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On December 18, 2017 a new Austrian government took office, consisting of a coalition between the conservative People’s Party (ÖVP) and the right-wing populist Freedom Party (FPÖ). When the FPÖ last entered government, in 2000, Austria became an international pariah. Israel withdrew its ambassador, and many countries—including all 14 EU member states at that time—imposed bilateral sanctions on the government in Vienna. Popular protests in the Austrian capital were so severe that the new cabinet could enter and exit the inauguration ceremony only through underground passages. This time, both the international and domestic reactions were much more muted.
The FPÖ’s success is a reminder that populism is still a potent force in European politics. In Germany, gains by the Alternative for Germany party spoiled Chancellor Angela Merkel’s chance at a majority government; in Norway, a strong showing by the populist Progress Party allowed it to return to government as part of a coalition. In Italy, two major populist parties—the Five-Star Movement and the Northern League—are competing to oust the current government in next May’s elections. And in Austria, FPÖ candidate Norbert Hofer nearly won the presidency in 2016 with 46.2 percent of the vote. This was the best result for a right-wing populist party in Western Europe to date. Even when populists are not as successful, as in the Dutch and French elections this year, they are major contenders for national government. Across Europe, populists are no longer content with being outsiders and playing the role of protest parties. Instead they have arrived at the center of national politics by making credible bids for political leadership.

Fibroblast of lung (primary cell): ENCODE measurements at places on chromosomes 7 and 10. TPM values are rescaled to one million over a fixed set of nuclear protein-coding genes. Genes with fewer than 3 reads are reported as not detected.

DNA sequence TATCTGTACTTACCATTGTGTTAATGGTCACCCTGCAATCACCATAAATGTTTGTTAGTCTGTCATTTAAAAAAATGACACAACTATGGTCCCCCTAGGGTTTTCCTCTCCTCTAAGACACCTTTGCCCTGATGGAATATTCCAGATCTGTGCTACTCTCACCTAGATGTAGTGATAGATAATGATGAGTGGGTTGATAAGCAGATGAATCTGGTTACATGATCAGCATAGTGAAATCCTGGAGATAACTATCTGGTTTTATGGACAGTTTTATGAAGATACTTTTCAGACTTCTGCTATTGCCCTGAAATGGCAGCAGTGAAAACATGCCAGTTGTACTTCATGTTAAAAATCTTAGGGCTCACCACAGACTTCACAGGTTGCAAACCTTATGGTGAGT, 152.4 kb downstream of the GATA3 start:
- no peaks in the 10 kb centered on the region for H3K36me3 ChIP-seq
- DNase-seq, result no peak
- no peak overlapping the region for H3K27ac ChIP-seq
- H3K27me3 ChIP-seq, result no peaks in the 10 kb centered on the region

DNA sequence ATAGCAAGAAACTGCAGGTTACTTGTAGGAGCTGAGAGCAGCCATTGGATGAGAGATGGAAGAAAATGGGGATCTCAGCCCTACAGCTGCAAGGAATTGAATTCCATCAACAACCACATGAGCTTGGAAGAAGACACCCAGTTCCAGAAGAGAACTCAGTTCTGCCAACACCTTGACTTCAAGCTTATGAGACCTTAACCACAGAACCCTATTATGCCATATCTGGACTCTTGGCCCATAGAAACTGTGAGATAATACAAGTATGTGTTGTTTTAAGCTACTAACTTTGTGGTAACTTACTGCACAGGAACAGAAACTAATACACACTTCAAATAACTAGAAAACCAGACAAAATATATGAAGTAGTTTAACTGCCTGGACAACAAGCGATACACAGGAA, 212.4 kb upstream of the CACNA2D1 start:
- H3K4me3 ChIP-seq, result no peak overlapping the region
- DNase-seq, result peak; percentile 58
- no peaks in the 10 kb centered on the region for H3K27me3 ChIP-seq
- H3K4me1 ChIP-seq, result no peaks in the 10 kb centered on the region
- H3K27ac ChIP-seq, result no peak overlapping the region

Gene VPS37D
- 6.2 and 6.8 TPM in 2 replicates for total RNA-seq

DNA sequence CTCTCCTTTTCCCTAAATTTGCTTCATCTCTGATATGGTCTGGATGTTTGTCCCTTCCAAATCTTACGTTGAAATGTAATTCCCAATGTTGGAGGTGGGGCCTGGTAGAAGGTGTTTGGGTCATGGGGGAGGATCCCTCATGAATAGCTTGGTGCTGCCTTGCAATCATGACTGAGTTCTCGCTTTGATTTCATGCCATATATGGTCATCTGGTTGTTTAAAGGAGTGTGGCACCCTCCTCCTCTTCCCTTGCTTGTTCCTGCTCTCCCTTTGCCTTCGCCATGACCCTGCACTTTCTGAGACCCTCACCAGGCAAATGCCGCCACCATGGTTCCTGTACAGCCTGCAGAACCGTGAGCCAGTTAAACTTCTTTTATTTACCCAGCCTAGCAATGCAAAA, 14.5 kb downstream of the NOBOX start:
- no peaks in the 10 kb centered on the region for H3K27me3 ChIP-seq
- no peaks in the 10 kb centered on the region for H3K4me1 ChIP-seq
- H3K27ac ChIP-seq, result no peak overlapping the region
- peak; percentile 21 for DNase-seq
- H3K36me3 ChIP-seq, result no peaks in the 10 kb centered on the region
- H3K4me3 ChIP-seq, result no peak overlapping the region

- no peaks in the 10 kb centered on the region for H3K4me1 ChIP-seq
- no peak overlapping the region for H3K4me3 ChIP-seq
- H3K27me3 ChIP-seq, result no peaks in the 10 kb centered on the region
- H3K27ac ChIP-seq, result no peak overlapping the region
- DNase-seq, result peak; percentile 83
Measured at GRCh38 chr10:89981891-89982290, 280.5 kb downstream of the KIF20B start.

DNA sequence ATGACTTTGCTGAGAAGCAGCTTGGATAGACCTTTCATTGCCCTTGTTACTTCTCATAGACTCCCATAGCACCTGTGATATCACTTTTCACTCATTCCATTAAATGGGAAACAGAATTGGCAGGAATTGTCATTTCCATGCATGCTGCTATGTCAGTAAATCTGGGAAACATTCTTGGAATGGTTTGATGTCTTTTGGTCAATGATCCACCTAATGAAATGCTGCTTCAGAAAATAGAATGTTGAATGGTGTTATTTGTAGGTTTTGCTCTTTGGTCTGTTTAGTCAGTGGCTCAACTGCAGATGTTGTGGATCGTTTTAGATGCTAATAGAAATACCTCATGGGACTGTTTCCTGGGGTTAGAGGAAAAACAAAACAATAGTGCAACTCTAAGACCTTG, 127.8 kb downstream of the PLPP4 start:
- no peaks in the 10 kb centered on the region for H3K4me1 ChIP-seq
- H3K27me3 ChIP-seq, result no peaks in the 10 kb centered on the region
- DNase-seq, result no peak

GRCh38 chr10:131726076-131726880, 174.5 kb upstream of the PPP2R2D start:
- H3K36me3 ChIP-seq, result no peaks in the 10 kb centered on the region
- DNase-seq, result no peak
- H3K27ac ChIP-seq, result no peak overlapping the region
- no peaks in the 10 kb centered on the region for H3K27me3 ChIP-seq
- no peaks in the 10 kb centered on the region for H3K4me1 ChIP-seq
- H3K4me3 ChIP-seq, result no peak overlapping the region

The relative calm that has accompanied the FPÖ’s entry into government is, moreover, a measure of how much Europe has changed since 2000. In nearly every European country there are now parties with agendas similar to that of the Freedom Party. With governments in Poland and Hungary carrying out the kinds of illiberal policies that the FPÖ was once suspected of wanting to implement, such as curbing the independence of courts and muzzling critical media, there is little point in opposing its participation in the new Austrian government. In fact, the FPÖ’s program, focused initially on government waste and political gridlock, seemed rather mainstream by the standards of central and eastern Europe. Although the FPÖ still engages in xenophobic rhetoric, it is no longer the only party in Austria to do so and its tone has softened. If it were not for the Freedom Party’s historical connections to Nazism and a cadre of senior officials linked to far-right anti-Semitic student fraternities, it is likely that few international observers would take notice at all.
A YOUNG MAN'S GAME
The new government is a product of the ambition, determination, and strategic savvy of its chancellor, Sebastian Kurz, who at age 31 is now Europe’s youngest head of government. Despite having served in the Austrian cabinet since 2011—first as state secretary for integration and then as foreign minister—and leading a party that has been in power for over three decades, Kurz managed to present himself as an Austrian Emmanuel Macron, promising to remake the country and introduce a new style of politics.